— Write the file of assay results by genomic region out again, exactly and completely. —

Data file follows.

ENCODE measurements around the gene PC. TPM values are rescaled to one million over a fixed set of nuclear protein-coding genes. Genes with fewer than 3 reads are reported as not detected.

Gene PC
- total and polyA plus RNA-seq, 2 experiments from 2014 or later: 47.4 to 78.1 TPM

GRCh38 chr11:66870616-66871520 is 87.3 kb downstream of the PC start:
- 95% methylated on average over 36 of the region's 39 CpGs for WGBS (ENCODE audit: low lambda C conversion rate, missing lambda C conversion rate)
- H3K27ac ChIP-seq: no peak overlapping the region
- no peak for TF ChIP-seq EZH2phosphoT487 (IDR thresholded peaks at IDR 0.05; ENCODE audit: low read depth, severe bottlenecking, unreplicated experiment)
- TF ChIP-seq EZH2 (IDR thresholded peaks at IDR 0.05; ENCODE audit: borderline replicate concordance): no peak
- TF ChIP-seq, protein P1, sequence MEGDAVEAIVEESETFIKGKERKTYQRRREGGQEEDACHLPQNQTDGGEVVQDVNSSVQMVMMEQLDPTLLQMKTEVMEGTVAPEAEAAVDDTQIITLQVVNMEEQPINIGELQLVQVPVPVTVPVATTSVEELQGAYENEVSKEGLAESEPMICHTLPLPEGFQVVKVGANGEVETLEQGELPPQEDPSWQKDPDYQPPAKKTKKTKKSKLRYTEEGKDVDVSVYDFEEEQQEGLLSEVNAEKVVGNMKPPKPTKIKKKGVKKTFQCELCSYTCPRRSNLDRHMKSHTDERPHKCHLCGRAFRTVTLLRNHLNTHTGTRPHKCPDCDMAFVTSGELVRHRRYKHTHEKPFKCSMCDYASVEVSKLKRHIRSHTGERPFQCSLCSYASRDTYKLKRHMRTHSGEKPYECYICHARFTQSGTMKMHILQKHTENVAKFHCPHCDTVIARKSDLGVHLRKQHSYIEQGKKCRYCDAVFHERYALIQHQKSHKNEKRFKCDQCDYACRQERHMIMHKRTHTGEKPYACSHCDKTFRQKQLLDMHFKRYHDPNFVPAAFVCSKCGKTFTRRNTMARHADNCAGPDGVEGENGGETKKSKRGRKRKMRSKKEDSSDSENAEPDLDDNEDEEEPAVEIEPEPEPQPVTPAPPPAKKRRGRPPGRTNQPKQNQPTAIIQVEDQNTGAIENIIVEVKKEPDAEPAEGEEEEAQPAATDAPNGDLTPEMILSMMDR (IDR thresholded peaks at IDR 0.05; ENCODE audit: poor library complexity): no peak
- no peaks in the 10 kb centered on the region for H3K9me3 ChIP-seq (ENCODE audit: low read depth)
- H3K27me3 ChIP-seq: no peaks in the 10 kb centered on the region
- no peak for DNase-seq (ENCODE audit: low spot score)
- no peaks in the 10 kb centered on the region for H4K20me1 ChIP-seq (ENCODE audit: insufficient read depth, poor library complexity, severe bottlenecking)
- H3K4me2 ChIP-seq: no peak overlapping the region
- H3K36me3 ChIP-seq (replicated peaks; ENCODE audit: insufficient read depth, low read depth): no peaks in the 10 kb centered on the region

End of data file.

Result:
ENCODE measurements around the gene PC. TPM values are rescaled to one million over a fixed set of nuclear protein-coding genes. Genes with fewer than 3 reads are reported as not detected.

Gene PC
- total and polyA plus RNA-seq, 2 experiments from 2014 or later: 47.4 to 78.1 TPM

GRCh38 chr11:66870616-66871520 is 87.3 kb downstream of the PC start:
- 95% methylated on average over 36 of the region's 39 CpGs for WGBS (ENCODE audit: low lambda C conversion rate, missing lambda C conversion rate)
- H3K27ac ChIP-seq: no peak overlapping the region
- no peak for TF ChIP-seq EZH2phosphoT487 (IDR thresholded peaks at IDR 0.05; ENCODE audit: low read depth, severe bottlenecking, unreplicated experiment)
- TF ChIP-seq EZH2 (IDR thresholded peaks at IDR 0.05; ENCODE audit: borderline replicate concordance): no peak
- TF ChIP-seq, protein P1, sequence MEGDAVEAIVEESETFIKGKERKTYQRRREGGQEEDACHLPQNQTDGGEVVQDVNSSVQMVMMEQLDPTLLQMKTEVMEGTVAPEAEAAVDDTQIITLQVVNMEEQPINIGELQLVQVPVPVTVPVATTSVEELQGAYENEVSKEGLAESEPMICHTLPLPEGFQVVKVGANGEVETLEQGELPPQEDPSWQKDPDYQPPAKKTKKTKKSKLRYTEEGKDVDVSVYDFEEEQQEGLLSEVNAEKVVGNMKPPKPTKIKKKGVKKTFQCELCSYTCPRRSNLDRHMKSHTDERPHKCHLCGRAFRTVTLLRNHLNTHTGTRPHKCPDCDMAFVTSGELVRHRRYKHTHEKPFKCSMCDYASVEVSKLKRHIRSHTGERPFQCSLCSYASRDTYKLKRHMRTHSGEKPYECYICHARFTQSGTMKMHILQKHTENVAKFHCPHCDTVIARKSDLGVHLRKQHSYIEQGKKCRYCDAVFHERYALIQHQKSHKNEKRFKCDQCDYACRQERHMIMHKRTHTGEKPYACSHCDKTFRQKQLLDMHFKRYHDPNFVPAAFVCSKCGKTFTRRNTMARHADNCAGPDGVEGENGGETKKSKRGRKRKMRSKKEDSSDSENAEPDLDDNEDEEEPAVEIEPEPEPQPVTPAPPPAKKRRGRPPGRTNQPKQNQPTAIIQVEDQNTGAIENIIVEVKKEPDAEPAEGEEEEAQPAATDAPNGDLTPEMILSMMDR (IDR thresholded peaks at IDR 0.05; ENCODE audit: poor library complexity): no peak
- no peaks in the 10 kb centered on the region for H3K9me3 ChIP-seq (ENCODE audit: low read depth)
- H3K27me3 ChIP-seq: no peaks in the 10 kb centered on the region
- no peak for DNase-seq (ENCODE audit: low spot score)
- no peaks in the 10 kb centered on the region for H4K20me1 ChIP-seq (ENCODE audit: insufficient read depth, poor library complexity, severe bottlenecking)
- H3K4me2 ChIP-seq: no peak overlapping the region
- H3K36me3 ChIP-seq (replicated peaks; ENCODE audit: insufficient read depth, low read depth): no peaks in the 10 kb centered on the region